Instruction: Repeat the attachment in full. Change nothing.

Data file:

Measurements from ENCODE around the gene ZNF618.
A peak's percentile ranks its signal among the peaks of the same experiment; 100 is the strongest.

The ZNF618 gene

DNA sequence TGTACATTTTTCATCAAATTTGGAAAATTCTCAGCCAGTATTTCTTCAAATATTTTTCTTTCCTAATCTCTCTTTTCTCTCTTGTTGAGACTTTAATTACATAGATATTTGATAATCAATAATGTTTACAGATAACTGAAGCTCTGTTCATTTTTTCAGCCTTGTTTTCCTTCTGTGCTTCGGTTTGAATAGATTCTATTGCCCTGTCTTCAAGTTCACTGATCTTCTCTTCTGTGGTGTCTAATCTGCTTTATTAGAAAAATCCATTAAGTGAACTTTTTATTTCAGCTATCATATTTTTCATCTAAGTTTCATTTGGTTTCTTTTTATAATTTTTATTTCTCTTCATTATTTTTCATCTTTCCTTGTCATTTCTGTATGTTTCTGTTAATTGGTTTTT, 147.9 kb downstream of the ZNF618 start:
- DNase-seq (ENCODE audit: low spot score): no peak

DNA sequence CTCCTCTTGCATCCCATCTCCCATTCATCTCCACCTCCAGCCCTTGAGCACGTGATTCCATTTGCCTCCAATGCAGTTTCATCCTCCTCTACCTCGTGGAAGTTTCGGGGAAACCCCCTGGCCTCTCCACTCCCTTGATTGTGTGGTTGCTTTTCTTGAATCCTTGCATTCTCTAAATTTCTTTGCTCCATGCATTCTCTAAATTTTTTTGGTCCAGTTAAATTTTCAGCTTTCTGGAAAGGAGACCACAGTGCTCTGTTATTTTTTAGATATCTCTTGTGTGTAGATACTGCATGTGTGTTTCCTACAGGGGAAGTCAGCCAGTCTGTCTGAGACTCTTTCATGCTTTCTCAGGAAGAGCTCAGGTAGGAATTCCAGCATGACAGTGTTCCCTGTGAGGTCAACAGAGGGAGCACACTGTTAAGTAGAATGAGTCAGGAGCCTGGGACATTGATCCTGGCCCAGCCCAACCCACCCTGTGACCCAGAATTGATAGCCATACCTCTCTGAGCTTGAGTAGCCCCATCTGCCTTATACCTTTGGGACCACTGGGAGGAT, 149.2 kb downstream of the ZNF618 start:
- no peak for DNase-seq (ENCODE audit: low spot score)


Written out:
Measurements from ENCODE around the gene ZNF618.
A peak's percentile ranks its signal among the peaks of the same experiment; 100 is the strongest.

The ZNF618 gene

DNA sequence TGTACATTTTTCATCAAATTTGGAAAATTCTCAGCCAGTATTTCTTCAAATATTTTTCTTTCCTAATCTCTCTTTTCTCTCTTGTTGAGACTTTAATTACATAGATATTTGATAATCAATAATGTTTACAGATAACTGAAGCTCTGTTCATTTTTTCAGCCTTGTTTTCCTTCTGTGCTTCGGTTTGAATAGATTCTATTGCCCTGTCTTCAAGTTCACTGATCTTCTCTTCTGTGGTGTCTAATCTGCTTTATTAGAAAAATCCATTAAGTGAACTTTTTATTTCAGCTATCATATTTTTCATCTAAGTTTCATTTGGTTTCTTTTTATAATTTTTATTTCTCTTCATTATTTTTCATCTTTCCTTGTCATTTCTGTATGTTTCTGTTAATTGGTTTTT, 147.9 kb downstream of the ZNF618 start:
- DNase-seq (ENCODE audit: low spot score): no peak

DNA sequence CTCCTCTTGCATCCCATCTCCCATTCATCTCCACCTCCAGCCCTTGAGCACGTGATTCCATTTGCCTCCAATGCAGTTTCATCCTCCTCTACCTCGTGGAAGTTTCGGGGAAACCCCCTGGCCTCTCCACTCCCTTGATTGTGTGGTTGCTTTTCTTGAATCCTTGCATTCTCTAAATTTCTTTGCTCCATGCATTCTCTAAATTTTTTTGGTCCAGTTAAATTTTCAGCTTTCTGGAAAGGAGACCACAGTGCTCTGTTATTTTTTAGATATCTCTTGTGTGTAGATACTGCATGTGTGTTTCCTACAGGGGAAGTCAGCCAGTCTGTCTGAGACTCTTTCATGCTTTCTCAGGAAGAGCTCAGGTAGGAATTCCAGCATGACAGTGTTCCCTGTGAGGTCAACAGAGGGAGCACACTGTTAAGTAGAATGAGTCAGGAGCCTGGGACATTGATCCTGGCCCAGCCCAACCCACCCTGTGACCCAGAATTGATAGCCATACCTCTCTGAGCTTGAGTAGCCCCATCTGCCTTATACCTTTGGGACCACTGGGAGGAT, 149.2 kb downstream of the ZNF618 start:
- no peak for DNase-seq (ENCODE audit: low spot score)